First, I found out what time the weigh-in was – 2pm on the Tuesday – and I worked back from there. I had a really light dinner the night before, a Caesar salad without the bacon, and then I completed a session at about 8.30pm in a sauna suit. That’s basically working out while you’re wrapped in plastic.

 

The weather was pretty warm anyway and I started sweating as soon as I started moving. I lost almost two kilos in a bit under an hour. That was a good start.

 

I woke up as late as I could the next day and then I went to Steven’s place. Steven’s a mate of mine and he does my cornering. He has a big bath in his place so he ran it for me, I jumped in and tried to get those last couple of kilos off. It worked.

 

I was pretty confident that my strength wasn’t going to be drained by all this. I’ve had to cut weight many times before and it hadn’t impacted me in past fights. I was hopeful it wouldn’t be an issue.

 

 

 

THE FIGHT

The stitches did end up busting open during the fight, but only the outer layer. The internal layer of stitches held together as the surgeon had said they would.

 

I was being very, very cautious about our heads coming together and my head opening up. Sometimes it’s hard to avoid when you’re both coming in pretty quickly. I remember him throwing his head around a few times and thinking, ‘Whoa, whoa, whoa, that was so close to being a disaster.’

 

He smiled at me a few times, but he didn’t talk to me throughout the fight. He was more looking, and shooting me a glare at the end of rounds. I didn’t know what that meant. Maybe it was the equivalent of puffing out your chest, trying to show that you think you’re winning, but I felt confident that I had him covered.

 

I’m confident big opportunities will open up for me now. I took the title off Manny Pacquiao, I’ve defended it against Corcoran and I’m excited to see what happens next.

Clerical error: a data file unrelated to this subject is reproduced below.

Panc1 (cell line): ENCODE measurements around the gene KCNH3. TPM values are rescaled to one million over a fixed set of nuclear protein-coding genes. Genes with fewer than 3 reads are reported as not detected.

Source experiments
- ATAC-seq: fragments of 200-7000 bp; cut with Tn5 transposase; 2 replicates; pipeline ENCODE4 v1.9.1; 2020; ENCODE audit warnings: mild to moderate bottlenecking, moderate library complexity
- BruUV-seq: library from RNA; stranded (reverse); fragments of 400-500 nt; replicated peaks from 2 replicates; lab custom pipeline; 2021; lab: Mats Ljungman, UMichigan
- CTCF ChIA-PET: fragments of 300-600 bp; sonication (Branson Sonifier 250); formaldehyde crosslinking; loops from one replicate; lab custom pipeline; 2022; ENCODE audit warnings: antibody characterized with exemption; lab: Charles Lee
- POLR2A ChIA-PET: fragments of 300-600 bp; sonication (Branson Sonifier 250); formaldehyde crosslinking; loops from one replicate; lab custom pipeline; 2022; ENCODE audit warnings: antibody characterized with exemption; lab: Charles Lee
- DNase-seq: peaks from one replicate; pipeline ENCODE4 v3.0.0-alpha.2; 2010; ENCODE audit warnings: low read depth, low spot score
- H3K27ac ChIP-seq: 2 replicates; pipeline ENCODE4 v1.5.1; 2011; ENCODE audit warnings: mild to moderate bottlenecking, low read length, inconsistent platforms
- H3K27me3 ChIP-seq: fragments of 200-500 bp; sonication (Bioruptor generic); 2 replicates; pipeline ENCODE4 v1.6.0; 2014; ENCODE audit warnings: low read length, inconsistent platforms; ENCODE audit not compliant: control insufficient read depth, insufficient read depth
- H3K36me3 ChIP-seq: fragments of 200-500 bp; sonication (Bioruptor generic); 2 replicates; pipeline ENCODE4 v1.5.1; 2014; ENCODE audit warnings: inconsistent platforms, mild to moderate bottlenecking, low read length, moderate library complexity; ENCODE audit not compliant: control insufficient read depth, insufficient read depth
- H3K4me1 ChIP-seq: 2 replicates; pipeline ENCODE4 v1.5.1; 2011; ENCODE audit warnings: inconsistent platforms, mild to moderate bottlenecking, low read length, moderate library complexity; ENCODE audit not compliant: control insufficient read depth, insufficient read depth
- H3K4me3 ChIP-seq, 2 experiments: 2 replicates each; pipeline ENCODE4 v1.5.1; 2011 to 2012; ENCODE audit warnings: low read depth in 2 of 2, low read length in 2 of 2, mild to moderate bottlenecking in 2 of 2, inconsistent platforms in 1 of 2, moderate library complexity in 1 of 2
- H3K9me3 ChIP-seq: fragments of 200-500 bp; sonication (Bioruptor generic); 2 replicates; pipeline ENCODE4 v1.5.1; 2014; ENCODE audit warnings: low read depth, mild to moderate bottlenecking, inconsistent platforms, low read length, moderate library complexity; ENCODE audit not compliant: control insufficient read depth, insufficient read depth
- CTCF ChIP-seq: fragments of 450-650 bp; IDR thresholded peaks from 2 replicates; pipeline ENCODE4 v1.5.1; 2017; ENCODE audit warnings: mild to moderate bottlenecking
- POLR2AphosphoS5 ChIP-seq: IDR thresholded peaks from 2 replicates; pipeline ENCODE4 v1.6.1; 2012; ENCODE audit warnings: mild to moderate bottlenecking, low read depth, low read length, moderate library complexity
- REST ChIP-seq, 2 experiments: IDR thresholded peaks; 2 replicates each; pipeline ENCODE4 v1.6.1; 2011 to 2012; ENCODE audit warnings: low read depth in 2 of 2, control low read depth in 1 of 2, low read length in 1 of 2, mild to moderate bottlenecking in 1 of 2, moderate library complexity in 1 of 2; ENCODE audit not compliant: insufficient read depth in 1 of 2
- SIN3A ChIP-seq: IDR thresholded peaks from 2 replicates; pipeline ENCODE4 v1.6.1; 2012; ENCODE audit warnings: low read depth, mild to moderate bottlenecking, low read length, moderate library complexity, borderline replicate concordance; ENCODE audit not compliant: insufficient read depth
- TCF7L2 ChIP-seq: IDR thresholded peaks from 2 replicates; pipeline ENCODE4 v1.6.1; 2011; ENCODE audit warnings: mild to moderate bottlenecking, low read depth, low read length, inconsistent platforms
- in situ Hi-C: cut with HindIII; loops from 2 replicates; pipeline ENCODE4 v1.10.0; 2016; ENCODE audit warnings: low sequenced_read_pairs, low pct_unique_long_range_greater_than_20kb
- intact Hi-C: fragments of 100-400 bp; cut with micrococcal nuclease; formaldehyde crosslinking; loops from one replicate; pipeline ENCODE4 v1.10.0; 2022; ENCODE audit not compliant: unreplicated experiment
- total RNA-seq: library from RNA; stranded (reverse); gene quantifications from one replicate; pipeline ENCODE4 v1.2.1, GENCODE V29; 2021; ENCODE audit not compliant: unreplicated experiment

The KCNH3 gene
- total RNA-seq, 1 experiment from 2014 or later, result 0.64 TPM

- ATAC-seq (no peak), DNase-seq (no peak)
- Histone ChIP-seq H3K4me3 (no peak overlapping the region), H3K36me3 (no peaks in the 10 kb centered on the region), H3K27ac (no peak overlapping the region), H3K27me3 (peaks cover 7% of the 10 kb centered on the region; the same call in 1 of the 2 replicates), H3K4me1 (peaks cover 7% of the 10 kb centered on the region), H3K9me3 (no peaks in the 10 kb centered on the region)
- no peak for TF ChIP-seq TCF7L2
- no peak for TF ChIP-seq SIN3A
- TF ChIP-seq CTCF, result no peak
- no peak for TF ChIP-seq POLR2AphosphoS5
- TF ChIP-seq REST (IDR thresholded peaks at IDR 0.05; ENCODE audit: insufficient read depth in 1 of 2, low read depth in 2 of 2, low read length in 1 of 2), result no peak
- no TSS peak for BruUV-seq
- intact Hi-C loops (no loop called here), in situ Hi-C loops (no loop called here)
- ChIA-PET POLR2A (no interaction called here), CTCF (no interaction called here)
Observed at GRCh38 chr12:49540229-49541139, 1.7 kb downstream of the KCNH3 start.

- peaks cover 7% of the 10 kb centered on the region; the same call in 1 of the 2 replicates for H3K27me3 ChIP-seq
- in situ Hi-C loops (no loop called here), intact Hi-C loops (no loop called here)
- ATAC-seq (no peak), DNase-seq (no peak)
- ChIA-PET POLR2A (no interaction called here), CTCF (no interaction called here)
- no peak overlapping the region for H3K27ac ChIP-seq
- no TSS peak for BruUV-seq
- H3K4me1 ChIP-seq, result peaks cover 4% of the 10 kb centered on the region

I was being very, very cautious about our heads coming together and my head opening up. Sometimes it’s hard to avoid when you’re both coming in pretty quickly. I remember him throwing his head around a few times and thinking, ‘Whoa, whoa, whoa, that was so close to being a disaster.’

 

I tried to keep my focus on this fight – and I think I did a good job of that – but of course there are moments when thoughts creep into your head about the future and you think, ‘If I can win this fight, I’ll go a long way to securing my family’s future.’

 

The money has all of a sudden picked up after the Pacquiao fight. If I can keep winning and the streak continues, the paydays will follow and we’re set.

 

There’s a lot of water to go under the bridge yet before we determine who our next opponent will be.

 

I’ve told Glenn Rushton, my trainer, that I should be able to get ready for a fight by about April 20 next year. I don’t know if that will be the Terence Crawford fight straightaway. I’m due for a mandatory against him in April. We’ll see.

 

I would always prefer to have that fight here, but, again, there will be quite a bit of negotiating to get through before that is determined.

 

I see fighting at home as a big advantage. Your opponent has to fly all the way over to Australia, sit on the plane for all that time, and come to a hostile environment. Meanwhile, you don’t have to travel at all and everything is on your terms on home turf.

 

I would love the next fight to be in Brisbane again. But if it isn’t? So be it. I’ll try and find a positive in it. I was able to do that this time around.